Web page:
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Title: A study in the logic of institutions
Author: Payette, Gillman
Advisor: Zach, Richard
Keywords: Philosophy
Issue Date: 13-Jul-2012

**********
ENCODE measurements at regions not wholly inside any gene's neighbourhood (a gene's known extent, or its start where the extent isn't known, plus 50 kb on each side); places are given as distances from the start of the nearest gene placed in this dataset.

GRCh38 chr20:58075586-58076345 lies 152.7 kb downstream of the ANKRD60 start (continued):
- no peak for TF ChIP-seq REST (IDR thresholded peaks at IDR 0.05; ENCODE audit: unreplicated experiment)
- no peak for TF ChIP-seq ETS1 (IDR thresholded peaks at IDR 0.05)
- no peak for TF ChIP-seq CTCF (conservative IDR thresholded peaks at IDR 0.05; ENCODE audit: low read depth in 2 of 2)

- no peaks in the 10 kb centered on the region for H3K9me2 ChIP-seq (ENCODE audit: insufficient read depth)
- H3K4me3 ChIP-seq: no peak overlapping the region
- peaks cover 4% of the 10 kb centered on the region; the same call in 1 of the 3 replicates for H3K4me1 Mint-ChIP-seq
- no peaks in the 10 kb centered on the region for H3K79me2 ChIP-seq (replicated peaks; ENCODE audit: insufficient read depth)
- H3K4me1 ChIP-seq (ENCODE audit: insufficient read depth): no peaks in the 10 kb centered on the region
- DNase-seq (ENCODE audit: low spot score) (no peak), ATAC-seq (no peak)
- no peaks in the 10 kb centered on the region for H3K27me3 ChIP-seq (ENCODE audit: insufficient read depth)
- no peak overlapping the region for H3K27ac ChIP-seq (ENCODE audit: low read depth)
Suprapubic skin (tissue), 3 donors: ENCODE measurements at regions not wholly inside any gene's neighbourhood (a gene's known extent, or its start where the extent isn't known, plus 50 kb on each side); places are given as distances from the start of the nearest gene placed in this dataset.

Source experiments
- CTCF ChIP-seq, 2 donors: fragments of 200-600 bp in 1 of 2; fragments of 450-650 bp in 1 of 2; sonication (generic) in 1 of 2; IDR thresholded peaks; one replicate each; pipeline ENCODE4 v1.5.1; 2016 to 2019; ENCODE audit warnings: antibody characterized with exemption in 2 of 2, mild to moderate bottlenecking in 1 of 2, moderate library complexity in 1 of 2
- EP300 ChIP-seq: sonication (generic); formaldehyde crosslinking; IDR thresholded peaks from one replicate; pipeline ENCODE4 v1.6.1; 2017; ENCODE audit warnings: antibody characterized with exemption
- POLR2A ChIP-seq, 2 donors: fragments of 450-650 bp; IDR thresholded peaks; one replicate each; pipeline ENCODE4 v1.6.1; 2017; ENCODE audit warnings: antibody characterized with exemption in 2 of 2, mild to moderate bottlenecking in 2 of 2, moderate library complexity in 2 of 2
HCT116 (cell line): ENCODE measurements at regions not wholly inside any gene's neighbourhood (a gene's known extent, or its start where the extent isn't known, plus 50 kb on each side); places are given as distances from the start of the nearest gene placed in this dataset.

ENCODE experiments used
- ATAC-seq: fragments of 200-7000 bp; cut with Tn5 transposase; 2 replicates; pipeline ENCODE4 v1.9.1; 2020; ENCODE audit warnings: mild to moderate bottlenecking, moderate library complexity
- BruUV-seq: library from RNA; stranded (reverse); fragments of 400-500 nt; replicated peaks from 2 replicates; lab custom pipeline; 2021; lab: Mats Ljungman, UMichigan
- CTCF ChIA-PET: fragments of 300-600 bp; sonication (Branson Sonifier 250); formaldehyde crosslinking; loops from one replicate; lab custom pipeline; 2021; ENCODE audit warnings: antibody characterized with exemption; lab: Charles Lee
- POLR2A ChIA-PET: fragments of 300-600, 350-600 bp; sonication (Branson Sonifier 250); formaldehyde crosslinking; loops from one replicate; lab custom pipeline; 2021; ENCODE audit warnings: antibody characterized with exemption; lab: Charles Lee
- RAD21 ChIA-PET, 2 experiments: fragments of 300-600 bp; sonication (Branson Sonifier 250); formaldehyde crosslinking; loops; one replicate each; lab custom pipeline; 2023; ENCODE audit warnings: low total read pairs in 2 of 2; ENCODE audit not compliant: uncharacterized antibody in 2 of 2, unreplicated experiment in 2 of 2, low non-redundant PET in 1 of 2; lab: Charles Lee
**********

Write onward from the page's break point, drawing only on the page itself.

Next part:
Abstract: In my dissertation A Study in the Logic of Institutions I develop a logical system for reasoning about institutions and their consistency. Since my dissertation is a work in logic rather than one in socio-political philosophy, I don’t defend a particular theory of institutions. Instead, I did as Yogi Bera suggested and simply took the fork in the road. A well-developed account of institutions is given by John Searle in (1995); and (2010). His account bases all social reality on language, and I use his account to provide a logic for institutional norms. Briefly, social reality is constructed via language by making our intentions clear to one another. And we do this via speech acts. There is one particular type of speech act that is important to institutions: declarations. Declarations bring about new social objects and create social states of affairs. It is via declarations that social institutions are created. In so far as groups recognize an institution sustaining/making authority, that authority has the ability to generate new institutional rules via declarations. According to Vanderveken (1990, 1991); see also Searle and Vanderveken (1985), speech acts have a logic. That is, performing one speech act can satisfy the conditions of having performed another speech act. A priest declaring a baby baptized will also make it so that the priest has asserted that the baby is baptized, for instance. More importantly, certain declarations will result in the declarations of some of the logical consequences of the initial declarations. I characterize the set of speech acts that stand in that relationship and develop a logical system around that characterization. The formal framework incorporates action and permits representations of complex institution-dependent relations, e.g., rights and duties. I further develop this formalism to investigate the notion of normative consistency. I show how to represent at least a minimal conception of normative inconsistency within the formal framework, and characterize its properties. I conclude by comparing my work to that of others.
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